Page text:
Charleston / Rag-Time / Swing

The music has 4 or 2 beats to the bar and about 60 bars per minute. Half a bar is one slow (S) or occasionally two quicks (QQ) when importing Quickstep figures. Count bars as 1, 2 or and 1 and 2 when adding a twisting action to steps.

Bizarrely, these dances are white rip-offs of black slave spoofs of the walking style of rich white posers (as with the Cake-Walk). It is quite possible to dance Charleston without a partner but ballroom sequences expect one. It may also be easier to lean on a partner - close hold is less close than normal ballroom because of this and the flick/points. However, side-by-side positions will be about as common as facing partner is. When not holding a partner, there are some silly hand motions to do (see period films such as Thoroughly Modern Millie for examples).

For pure Charleston, keep the steps small and light - mostly on the balls of the feet. This is so that you can twist the feet while stepping forwards or backwards. Point toes in at the start of a step and out at the end. The lower part of the moving leg swings out heel/ankle first but twists in mid-air to land with the heel inwards. It may be difficult to pick up - I couldn't do it until I remembered how my mother runs. Then it all suddenly made sense. Naturally she regards this as an insult! In ballroom sequences, the twisting action is ignored in favour of plain walks. The dances tend to be Swing or Blues versions of the Quickstep (with chassés and locks etc). However, the syncopated rhythm to the step-point figures remains.

Charleston Basics

These are step and point figures, forwards or backwards on either foot (facing or side-by-side). The point may be a low flick instead (high kicks are too dangerous). Since the walks are slow, any initial twist occurs on the and count preceding the step itself. When side-by-side both go forwards or backwards. When facing and in relatively close hold, the lady will go backwards while the man goes forwards and vice versa.

Forwards Charleston (SRP, NH) Backwards Charleston (SRP, NH)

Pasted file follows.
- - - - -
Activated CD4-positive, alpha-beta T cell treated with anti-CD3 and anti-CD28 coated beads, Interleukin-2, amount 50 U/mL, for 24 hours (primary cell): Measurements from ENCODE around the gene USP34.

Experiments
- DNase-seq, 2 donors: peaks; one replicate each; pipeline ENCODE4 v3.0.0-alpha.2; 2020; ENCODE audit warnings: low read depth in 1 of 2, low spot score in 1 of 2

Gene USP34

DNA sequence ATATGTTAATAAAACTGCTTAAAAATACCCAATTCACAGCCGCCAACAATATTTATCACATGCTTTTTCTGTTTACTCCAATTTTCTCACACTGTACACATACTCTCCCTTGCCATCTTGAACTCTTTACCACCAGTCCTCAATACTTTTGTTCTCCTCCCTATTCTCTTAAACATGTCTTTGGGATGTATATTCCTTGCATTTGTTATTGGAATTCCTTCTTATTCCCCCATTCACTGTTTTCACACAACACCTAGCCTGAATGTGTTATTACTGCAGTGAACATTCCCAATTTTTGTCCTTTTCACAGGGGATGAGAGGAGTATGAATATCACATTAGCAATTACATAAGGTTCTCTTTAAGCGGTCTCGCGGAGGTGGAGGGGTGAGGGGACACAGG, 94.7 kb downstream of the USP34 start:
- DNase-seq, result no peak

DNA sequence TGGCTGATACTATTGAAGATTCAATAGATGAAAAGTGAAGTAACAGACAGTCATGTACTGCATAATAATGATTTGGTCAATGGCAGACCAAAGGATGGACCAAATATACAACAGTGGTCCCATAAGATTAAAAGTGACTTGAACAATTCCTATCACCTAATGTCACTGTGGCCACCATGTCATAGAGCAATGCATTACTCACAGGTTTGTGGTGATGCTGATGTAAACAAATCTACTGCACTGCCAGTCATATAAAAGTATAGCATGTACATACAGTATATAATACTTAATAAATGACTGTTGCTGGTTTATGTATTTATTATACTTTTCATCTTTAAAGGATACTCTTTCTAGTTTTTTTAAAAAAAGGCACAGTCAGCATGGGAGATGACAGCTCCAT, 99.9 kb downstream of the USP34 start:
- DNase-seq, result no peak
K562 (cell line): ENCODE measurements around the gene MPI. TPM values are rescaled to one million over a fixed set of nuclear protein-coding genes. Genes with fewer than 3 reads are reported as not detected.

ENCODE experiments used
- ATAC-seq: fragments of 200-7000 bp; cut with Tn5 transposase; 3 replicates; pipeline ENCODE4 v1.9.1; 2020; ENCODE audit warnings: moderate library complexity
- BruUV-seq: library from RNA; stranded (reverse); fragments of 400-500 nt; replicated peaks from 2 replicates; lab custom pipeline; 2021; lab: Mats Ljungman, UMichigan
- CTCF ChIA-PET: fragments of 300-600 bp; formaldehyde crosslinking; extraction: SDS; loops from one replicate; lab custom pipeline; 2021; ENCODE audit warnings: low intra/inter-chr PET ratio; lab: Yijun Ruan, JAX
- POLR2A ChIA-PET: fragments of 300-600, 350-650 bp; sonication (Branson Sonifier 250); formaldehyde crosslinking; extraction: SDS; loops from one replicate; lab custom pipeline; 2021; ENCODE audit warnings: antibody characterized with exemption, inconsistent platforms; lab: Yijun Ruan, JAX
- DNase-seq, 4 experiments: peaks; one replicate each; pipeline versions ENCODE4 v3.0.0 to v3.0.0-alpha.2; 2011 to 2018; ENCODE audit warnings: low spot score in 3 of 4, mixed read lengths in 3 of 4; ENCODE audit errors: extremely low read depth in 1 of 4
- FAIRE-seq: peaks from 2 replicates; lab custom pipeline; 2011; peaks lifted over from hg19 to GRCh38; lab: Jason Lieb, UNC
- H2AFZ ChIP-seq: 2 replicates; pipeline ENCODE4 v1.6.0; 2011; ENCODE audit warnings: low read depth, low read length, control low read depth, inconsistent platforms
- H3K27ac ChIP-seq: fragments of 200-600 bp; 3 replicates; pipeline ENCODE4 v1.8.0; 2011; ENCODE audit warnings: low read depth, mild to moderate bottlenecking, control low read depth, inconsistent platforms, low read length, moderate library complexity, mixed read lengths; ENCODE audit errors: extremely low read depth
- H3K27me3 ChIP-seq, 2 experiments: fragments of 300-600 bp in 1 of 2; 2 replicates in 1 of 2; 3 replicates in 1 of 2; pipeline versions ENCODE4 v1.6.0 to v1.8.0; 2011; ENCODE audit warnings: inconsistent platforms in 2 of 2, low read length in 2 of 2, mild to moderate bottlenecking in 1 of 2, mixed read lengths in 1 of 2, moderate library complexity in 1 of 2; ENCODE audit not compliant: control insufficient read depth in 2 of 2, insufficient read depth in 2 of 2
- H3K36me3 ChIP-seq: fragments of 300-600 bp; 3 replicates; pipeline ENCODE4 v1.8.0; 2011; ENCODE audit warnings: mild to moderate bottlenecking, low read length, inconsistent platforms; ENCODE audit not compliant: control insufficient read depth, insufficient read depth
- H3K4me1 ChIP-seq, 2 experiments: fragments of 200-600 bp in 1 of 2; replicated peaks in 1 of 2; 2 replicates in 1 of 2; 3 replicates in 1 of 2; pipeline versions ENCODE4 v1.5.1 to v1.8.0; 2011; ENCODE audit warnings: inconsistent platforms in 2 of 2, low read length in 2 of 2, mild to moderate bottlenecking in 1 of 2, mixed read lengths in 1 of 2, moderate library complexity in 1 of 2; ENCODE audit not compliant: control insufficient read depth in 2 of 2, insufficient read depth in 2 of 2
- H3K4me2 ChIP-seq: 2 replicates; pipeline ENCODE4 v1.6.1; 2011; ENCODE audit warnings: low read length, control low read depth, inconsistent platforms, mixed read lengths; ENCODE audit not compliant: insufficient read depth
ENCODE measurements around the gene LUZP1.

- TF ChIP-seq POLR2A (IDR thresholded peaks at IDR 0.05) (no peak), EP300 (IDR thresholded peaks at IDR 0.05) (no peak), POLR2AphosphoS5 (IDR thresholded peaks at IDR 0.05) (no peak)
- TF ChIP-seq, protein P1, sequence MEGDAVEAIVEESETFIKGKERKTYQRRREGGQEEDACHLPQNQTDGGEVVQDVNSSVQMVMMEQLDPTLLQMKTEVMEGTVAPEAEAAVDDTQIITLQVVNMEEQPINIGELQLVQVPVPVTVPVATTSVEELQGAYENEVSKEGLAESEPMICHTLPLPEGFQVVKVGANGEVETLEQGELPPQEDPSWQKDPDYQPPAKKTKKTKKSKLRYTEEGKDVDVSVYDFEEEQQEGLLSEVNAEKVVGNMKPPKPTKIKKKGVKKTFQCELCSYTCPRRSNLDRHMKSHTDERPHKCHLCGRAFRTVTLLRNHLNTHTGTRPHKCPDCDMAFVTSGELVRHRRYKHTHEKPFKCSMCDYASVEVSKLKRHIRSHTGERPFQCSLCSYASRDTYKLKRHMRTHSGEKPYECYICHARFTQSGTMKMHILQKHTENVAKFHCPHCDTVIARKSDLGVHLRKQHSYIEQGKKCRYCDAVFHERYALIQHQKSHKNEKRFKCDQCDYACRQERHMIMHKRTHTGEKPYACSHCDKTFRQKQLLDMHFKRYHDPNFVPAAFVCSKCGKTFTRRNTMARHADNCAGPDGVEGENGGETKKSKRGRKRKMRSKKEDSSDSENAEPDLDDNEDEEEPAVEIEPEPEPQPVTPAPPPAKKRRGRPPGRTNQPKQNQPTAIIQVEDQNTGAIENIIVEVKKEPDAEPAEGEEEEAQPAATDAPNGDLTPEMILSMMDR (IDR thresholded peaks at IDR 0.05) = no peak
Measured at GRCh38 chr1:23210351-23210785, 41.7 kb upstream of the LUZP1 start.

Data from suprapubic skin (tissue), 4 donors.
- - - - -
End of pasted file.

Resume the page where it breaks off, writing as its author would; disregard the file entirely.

Count and 1 and 2 and 1 and 2
Man twist LF twist RF pt twist RB twist LB pt
Lady twist RF twist LF pt twist LB twist RB pt

Walks and Flicks

Another common combination is three walks and a low flick or point forwards or backwards on either foot. As before, this may be with or without twisting action and side-by-side or facing partner.

Forwards Walks and Flick (SRP, NH) Backwards Walks and Flick (SRP, NH)
Count 1 2 1 2 1 2 1 2
Man LF RF LF RF fl RB LB RB LB fl
Lady RF LF RF LF fl LB RB LB RB fl

Solo Turns

Solo turns in Charleston require 8 very small forwards twisting steps turning away from partner and all the way round. More steps are needed to complete a turn than for other dances because of all the silly footwork. Don't forget the obligatory waggly hand motions and fixed grin!

Solo Turns (FP-SRP-BP-SLP-FP, NH)
Count 1 2 1 2 1 2 1 2
Man LF-1 RF-1 LF-1 RF-1 LF-1 RF-1 LF-1 RF-1
Lady RF+1 LF+1 RF+1 LF+1 RF+1 LF+1 RF+1 LF+1

Toe-Heel Swivels

This is a way of progressing very slowly sideways. Instead of twisting on the balls of both feet, use the heel of one and the ball of the other to swivel and travel. If facing, the couple will be doing the opposite to each other as usual. Note that the weight is clearly split between both feet on this figure. This is fairly typical of Charleston. It switches direction of travel and foot usage all the time - hence the need for light steps.

Toe-Heel Swivel to the Right Toe-Heel Swivel to the Left
Count 1 2 1 2
Solo L heel, R ball R heel, L ball R heel, L ball L heel, R ball

Hand-Knee Crosses

This figure is completely on the spot and has no footwork as such. Bend your knees and lean over to place your hands on them. Start with your knees slightly apart (ie pointing outwards from closed feet). Bring them together and swap your hands over to the opposite knees as they meet. Then when you separate your knees again, your hands/arms will be crossed over. Bring your knees back together, swapping your hands back again and then reopen your knees with the correct hand on each.


© Susan Foord (sf@pedag.org) 2010-07-18
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